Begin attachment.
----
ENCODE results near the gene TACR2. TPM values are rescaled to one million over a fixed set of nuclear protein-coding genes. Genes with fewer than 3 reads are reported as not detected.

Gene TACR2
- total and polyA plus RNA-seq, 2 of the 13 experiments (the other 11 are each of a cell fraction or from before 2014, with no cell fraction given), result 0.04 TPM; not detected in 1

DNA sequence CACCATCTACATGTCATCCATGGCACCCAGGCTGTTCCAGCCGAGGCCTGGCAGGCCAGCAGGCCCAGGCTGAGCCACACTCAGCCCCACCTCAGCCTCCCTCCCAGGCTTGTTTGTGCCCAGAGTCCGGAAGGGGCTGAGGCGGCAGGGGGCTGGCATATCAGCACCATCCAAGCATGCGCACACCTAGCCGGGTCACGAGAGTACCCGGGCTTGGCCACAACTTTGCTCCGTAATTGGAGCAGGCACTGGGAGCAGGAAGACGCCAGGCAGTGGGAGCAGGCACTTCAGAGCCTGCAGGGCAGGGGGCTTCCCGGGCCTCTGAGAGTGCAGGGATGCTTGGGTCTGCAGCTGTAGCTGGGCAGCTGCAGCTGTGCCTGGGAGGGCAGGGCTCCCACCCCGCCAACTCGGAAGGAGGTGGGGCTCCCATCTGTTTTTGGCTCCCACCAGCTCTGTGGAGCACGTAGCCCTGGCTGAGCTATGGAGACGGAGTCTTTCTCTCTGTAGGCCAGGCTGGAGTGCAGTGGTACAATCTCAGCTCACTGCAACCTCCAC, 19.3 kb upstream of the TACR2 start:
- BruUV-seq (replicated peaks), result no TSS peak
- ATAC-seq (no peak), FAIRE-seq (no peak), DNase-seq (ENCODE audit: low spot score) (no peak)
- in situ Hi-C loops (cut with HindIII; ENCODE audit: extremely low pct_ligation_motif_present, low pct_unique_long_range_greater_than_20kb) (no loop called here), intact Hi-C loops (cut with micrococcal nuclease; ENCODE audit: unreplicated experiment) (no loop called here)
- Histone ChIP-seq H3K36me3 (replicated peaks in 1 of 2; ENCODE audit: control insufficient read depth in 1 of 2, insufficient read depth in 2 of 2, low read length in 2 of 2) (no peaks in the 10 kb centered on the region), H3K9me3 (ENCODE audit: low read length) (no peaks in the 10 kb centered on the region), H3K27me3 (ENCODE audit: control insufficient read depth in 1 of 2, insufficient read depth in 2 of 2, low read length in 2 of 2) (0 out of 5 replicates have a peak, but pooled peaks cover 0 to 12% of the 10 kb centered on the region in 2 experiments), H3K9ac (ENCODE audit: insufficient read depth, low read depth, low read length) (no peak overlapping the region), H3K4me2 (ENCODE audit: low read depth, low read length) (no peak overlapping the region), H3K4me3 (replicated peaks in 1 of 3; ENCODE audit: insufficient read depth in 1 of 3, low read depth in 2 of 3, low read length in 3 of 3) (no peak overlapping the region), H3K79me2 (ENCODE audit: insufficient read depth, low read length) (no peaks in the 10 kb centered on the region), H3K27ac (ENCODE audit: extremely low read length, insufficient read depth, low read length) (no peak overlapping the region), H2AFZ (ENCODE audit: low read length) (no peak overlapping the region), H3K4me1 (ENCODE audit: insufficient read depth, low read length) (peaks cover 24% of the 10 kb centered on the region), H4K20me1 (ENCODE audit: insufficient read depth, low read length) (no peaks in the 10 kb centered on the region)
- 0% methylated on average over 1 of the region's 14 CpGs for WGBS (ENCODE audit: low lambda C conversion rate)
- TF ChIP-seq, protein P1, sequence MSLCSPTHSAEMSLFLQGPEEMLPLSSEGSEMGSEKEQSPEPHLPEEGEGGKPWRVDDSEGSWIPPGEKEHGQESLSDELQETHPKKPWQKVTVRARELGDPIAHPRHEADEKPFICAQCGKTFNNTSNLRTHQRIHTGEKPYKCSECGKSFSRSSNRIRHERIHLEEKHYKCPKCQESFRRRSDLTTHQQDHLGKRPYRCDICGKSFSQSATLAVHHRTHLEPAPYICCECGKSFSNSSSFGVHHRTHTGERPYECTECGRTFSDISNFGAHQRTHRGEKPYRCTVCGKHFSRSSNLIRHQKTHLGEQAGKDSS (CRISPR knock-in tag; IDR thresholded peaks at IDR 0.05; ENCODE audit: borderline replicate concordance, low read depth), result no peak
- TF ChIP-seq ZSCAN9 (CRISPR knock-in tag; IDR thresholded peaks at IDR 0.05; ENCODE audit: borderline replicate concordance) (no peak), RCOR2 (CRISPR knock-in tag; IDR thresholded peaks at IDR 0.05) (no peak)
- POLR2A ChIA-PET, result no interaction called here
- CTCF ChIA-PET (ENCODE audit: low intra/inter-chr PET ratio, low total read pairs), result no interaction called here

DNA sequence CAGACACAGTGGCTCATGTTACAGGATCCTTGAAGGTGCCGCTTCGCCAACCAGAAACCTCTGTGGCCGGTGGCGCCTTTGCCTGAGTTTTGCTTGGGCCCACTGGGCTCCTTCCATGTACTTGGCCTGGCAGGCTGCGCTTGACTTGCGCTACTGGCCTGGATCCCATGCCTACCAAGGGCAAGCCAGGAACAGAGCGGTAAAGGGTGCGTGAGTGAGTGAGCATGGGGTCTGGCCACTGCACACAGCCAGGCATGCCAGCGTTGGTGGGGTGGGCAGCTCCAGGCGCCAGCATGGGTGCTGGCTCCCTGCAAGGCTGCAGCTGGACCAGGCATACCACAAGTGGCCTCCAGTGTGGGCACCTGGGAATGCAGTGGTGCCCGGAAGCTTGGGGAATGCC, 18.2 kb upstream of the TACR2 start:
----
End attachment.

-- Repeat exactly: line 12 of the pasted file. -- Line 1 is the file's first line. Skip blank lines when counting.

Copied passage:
- POLR2A ChIA-PET, result no interaction called here